Friendly neighbourhood Spiderman

Well, it is happening again. For the third time in 15 years, a new Spiderman film series began over the weekend. Relatively unknown (or at least he was before Captain America: Civil War came out) UK actor Tom Holland takes over as the loveable webslinger and the reviews so far seem very kind. The consensus of lists the film in the low 90s as rated by both fans and critics, which is great news for fans of the arguably the most popular character in Marvel’s stable.

With any luck, we’ll get more out of Holland than we managed to get with Tobey Maguire or Andrew Garfield, both in terms of quality and production.

Maguire’s first two movies were pretty good, the first one in particular. The third was a mess but that wasn’t Maguire’s fault, though his career didn’t exactly explode when the series was over. He’s only done about five films in the 10 years since his last swing around Manhattan.

As for Garfield, those movies were just bad. He was a really good Spiderman, in terms of physicality and the guy can act but pretty much every other aspect of those two movies went wrong. The writing, plot, the villains…it was all wasted.

Now, why would they bother giving it another go? Look at The Fantastic Four. After two no-no attempts to bring an audience to the series, I’d like to think Hollywood officially gave up on Marvel’s first family of superheroing and, coincidentally, the series of comics which offered the webhead his debut.

The reason for the Spiderman re-re-boot, is, as with anything in Hollywood, about money. As I said, the character is amongst Marvel’s most popular, and definitely the favourite of kids. Whether or not that popularity will translate into a sustainable franchise obviously remains to be seen.

It does have the relationship with the other Marvel movies, a relationship the studios are obviously trying to show off with the Ironman/Tony Stark heavy trailers. They are using the recent events in the Marvel universe, like those of the Avengers and Civil War, which not only keeps the films connected but provides a blueprint for Spiderman’s world.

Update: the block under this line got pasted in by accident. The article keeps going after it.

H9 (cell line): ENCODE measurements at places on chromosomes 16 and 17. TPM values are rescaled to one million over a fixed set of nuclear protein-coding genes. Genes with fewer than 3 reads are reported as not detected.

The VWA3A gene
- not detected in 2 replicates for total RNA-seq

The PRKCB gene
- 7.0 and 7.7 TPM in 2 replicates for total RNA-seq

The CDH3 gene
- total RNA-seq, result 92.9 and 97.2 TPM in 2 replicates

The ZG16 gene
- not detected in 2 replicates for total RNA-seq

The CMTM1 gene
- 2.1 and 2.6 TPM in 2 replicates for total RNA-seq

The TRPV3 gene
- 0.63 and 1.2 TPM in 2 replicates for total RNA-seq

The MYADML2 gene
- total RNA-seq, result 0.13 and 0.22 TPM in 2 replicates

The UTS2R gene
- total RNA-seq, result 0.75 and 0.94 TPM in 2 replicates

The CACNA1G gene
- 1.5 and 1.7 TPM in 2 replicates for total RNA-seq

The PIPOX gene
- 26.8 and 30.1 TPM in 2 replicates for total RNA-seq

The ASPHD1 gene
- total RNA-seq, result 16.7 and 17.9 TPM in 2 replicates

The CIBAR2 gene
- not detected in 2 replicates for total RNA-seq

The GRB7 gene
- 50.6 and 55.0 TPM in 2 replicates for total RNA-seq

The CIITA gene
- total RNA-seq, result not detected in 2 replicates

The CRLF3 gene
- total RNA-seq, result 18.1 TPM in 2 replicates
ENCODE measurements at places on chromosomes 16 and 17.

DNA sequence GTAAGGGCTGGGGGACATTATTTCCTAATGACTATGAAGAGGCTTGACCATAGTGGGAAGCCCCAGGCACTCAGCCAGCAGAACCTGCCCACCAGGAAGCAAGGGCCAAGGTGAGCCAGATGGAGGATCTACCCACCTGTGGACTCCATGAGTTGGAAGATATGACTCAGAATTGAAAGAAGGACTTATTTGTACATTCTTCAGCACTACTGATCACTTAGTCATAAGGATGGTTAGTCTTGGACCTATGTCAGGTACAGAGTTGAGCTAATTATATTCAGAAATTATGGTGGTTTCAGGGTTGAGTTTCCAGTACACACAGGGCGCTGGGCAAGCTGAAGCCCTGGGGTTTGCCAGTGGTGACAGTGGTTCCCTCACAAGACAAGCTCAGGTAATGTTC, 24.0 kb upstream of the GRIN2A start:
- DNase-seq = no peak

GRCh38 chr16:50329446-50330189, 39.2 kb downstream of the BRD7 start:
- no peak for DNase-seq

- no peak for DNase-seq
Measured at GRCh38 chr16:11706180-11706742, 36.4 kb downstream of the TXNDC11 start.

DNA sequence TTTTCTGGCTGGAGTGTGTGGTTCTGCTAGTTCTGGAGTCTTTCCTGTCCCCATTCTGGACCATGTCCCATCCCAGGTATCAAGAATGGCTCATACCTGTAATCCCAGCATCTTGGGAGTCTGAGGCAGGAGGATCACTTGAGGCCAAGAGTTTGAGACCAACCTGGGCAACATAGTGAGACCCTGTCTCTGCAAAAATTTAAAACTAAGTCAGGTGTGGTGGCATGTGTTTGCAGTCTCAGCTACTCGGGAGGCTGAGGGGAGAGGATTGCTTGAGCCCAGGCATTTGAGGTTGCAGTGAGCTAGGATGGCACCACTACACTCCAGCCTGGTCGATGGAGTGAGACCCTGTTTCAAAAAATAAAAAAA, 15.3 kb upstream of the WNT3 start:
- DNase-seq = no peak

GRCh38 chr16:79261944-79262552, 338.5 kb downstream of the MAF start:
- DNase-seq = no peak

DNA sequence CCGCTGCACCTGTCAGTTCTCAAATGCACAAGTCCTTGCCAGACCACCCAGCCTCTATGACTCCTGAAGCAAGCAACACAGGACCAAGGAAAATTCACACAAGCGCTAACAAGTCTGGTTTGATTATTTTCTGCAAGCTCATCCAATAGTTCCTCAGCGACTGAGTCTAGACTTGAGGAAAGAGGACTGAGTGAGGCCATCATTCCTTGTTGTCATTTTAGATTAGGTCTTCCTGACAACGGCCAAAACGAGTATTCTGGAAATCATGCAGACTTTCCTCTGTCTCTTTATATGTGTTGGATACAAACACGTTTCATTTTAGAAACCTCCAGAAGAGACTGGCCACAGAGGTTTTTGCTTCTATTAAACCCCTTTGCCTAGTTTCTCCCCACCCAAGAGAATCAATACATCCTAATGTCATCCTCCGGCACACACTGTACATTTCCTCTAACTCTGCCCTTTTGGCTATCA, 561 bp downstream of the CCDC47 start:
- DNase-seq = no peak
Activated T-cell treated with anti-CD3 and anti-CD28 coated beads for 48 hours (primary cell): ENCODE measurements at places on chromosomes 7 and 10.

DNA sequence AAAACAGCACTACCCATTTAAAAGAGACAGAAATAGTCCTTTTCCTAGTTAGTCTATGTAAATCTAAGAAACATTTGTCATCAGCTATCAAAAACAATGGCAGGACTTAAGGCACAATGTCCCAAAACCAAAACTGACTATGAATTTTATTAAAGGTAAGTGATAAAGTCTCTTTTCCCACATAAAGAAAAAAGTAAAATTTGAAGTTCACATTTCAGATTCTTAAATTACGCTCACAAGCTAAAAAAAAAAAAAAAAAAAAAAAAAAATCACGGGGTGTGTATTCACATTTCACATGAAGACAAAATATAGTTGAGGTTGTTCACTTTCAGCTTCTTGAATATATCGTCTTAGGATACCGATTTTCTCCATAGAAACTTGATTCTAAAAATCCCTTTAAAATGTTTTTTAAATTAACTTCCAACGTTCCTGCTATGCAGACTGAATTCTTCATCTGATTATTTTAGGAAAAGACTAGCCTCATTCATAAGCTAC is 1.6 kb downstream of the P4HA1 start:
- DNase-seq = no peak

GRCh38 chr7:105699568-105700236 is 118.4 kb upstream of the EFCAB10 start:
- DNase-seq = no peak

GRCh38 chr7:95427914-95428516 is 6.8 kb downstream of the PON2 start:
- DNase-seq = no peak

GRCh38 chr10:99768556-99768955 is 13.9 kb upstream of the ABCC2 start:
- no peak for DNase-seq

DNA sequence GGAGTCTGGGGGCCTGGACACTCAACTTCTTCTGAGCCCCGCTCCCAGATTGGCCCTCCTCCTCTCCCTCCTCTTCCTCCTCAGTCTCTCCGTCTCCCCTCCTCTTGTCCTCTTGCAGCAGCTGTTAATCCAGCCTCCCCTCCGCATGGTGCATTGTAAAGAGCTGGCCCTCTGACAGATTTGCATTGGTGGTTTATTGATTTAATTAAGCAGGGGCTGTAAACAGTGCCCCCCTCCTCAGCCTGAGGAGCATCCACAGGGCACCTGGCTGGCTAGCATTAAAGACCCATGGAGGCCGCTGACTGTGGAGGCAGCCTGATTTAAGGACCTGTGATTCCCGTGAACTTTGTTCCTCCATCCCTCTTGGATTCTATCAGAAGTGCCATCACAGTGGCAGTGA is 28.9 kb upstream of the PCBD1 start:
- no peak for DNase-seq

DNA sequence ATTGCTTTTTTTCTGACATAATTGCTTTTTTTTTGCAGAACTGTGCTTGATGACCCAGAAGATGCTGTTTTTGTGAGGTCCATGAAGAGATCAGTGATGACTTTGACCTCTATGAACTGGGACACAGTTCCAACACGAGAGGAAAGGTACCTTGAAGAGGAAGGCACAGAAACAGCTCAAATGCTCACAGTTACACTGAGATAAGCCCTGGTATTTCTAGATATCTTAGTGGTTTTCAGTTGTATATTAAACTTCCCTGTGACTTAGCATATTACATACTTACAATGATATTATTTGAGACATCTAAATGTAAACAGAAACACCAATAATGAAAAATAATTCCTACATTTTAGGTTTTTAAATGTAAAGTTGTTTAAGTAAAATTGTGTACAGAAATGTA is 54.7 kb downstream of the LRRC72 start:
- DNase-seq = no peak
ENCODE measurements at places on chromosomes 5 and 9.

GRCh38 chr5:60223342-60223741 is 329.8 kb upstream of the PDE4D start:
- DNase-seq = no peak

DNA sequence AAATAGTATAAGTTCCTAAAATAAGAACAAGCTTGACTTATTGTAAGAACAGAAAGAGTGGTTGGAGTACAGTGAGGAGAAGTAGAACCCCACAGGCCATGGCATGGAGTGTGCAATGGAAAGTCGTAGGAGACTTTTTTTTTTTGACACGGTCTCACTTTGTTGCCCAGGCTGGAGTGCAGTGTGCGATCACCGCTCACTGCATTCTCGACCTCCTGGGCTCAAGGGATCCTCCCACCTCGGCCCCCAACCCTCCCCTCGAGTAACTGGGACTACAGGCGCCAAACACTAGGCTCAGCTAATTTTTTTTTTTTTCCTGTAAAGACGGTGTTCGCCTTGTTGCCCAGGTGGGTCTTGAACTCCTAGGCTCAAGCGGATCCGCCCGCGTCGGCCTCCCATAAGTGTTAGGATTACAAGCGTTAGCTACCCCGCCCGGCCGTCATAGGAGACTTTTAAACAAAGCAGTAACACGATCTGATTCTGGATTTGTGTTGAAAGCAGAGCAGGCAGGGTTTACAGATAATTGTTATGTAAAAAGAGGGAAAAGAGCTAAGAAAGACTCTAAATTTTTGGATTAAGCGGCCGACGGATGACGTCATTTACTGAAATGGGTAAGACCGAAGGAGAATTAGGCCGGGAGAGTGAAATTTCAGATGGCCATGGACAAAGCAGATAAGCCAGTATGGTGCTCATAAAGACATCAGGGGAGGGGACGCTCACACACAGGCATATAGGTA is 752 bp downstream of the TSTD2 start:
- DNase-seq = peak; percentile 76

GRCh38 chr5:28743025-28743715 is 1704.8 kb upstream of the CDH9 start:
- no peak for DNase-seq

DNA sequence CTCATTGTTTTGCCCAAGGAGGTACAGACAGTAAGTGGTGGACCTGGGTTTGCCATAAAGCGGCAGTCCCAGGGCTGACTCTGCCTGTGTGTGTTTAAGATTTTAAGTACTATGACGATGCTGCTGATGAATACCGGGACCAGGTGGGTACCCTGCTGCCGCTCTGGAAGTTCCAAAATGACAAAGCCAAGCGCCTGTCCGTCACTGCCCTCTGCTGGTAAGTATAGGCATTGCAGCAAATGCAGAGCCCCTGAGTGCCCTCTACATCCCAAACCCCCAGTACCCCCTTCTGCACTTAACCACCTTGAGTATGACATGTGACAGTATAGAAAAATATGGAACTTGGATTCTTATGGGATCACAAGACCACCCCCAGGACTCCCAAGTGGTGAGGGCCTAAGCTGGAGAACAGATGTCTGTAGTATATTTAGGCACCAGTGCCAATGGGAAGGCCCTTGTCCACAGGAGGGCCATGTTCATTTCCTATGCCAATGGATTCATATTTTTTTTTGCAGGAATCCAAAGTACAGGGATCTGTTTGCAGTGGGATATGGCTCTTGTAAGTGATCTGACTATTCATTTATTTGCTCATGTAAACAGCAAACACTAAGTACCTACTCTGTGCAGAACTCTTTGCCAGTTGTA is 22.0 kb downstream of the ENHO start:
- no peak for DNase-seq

Spiderman: Homecoming producers also doubled down on the villain content insomuch as they picked someone with obvious acting chops and a relationship to superhero franchises in Michael Keaton. I’m not sure why they have him playing The Vulture, a character so far unseen in the Spiderman movies, which I guess is another way of distancing themselves from the previous films.

My only gripe against the movie is the title. The double entendre of homecoming (Spiderman returns home after Civil War and he is a high school student where homecoming is a thing) is just silly. They can’t use The Amazing Spiderman as that’s what they called series two, but just plain Spiderman works. Sure they used that title on the first one but it’s been 15 years. I’m sure people will know the difference. Heck, with the heavy reliance on Robert Downy Junior in all of the trailers, I am surprised they didn’t call the movie “Ironman and his bestest friend Spiderman” which, while goofy, still seems better than Spiderman: Homecoming.

In conclusion, what with all the movies I want to see/saw already, this is turning out to be an expensive summer.

I’m done now.

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Antigonish native Matt Draper has been a photographer, reporter and columnist for The Reporter since 2003.